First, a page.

• The development of flexible power and readout cables along with techniques for mechanical and electrical connection of the cables directly to the face of the silicon. While these cables are relatively simple, a safe and reliable scheme for low impedance connection of these cables directly to the silicon is required, since a double-metal layer on the silicon itself completes the connection of power and readout traces on the cable to the KPiX chip. In order to develop suitable techniques, a prototype cable must be designed alongside the silicon sensors during 2006, presumably at SLAC.

Finally, the routing of power and control signals between the cables and the readout chips via the double-metal layer of the silicon sensors creates new design issues for the sensors, as well unique issues for the grounding and filtering scheme for the modules. Although the digital portion of the chips are largely quiet during passage of the bunch train, it must be demonstrated that separate hybrid electronic circuit boards can be eliminated without incurring significant noise and crosstalk. It is this key point that must be proven with a complete and working prototype in order to prove the viability of the SiD tracker design.

The key elements in ensuring that the tracker modules are simple, inexpensive and easy to mass produce are the simplicity of the assembly process and the mass-producibility of individual components. The former arises naturally from the monolithic composition of a single detector module: a single silicon sensor with its own surface-mounted chip and cable attached to a simple support frame. The final challenge then is the design of a support frame that will be both light and stiff and can be mass produced by standard industrial processes. An initial design for this frame has been developed at SLAC, and must be developed further in cooperation with the overall mechanical design of the tracker at Fermilab so that prototypes can be obtained for assembly of a complete working sensor module. This will require a significant design effort and funding for tooling to produce prototypes in 2006 or 2007.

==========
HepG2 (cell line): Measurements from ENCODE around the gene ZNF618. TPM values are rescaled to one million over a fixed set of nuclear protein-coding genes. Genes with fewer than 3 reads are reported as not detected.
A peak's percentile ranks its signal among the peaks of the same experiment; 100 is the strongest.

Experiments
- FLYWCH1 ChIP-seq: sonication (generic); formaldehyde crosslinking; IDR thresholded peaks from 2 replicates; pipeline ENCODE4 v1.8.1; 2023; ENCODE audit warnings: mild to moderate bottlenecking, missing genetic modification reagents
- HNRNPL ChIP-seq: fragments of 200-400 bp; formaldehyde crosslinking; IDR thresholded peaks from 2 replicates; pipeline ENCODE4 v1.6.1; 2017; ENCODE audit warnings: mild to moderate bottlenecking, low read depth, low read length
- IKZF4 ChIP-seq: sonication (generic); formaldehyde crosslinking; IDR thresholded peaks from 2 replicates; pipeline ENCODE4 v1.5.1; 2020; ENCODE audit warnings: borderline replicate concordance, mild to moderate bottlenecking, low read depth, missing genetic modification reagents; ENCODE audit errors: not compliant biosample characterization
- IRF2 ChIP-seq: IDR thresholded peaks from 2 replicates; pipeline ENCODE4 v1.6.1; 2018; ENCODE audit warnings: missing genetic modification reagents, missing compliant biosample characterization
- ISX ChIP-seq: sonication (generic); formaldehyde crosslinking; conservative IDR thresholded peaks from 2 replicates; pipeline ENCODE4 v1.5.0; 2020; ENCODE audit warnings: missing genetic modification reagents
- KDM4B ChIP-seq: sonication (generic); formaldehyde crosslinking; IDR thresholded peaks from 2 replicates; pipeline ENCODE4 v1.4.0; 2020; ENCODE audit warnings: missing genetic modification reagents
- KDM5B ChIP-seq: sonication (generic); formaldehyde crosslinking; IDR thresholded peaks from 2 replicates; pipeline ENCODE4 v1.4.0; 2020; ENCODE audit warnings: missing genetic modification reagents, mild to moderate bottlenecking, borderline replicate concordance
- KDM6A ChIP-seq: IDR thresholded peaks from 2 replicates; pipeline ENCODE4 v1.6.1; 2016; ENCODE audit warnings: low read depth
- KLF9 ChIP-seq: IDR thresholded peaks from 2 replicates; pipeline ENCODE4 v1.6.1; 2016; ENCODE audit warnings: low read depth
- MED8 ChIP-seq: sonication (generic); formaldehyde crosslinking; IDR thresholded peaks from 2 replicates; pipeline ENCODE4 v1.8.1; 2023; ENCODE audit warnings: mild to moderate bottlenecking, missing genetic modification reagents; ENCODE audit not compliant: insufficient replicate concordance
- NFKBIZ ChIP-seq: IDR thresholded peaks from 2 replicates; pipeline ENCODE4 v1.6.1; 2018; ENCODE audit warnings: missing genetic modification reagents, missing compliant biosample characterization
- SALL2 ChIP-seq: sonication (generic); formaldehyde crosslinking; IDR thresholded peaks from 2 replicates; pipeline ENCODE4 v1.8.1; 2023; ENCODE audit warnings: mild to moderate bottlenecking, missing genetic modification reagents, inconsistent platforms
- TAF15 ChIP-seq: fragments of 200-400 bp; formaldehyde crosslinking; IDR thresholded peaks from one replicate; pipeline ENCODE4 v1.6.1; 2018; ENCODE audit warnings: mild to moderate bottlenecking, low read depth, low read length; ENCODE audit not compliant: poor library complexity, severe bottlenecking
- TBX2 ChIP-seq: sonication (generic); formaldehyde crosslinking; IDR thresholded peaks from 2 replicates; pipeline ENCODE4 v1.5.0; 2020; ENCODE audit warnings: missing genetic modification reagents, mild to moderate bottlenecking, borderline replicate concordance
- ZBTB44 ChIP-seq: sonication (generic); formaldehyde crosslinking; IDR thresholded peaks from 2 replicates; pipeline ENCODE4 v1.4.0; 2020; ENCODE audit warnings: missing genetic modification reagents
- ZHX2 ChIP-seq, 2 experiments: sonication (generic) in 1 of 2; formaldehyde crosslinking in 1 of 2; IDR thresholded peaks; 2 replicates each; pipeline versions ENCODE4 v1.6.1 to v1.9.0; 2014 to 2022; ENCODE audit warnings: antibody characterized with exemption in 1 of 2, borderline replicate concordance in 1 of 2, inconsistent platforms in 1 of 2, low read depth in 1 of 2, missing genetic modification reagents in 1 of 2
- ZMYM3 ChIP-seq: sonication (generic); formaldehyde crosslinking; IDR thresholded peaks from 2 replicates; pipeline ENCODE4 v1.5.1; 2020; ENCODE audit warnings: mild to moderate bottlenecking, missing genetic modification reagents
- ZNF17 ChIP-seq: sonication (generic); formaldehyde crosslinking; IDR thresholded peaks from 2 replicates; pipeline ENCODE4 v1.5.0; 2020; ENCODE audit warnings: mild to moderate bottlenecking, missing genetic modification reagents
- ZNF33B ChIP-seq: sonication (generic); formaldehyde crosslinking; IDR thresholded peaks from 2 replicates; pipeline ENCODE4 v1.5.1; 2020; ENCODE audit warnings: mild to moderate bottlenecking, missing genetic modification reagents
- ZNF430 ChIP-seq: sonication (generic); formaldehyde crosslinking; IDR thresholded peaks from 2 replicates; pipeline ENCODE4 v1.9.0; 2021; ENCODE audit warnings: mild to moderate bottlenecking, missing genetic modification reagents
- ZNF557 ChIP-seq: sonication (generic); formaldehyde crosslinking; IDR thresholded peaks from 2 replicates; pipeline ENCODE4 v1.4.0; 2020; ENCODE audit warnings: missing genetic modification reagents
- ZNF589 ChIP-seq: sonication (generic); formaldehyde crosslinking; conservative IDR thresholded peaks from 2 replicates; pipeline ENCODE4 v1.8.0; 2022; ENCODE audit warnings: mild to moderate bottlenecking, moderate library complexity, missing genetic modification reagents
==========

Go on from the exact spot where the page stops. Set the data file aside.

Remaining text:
To date, support for this project has been minimal and has consisted primarily of manpower, sufficient only for producing initial designs. Real progress towards a working prototype has been made in 2005 by participation in the development of the tracking variant of the KPiX chip for the calorimeter at SLAC. However, a major increase in funding for this effort will be required in order to establish the viability of the baseline SiD tracker design with the production of working prototypes in the next two to three years.
Please address the following questions in your statement.

  • What are the goals of this R&D project. How does this R&D project address the needs of one or more of the detector concepts?

  • If there are multiple institutions participating in this project, please describe the distribution of responsibilities.

  • Are there significant recent results?

  • What are the plans for the near future(about 1 year)? What are the plans on a time scale of 2 to 3 years?

  • Are there critical items that must be addressed before significant results can be obtained from this project?

  • Is the support for this project sufficient? Are there significant improvements that could be made with additional support?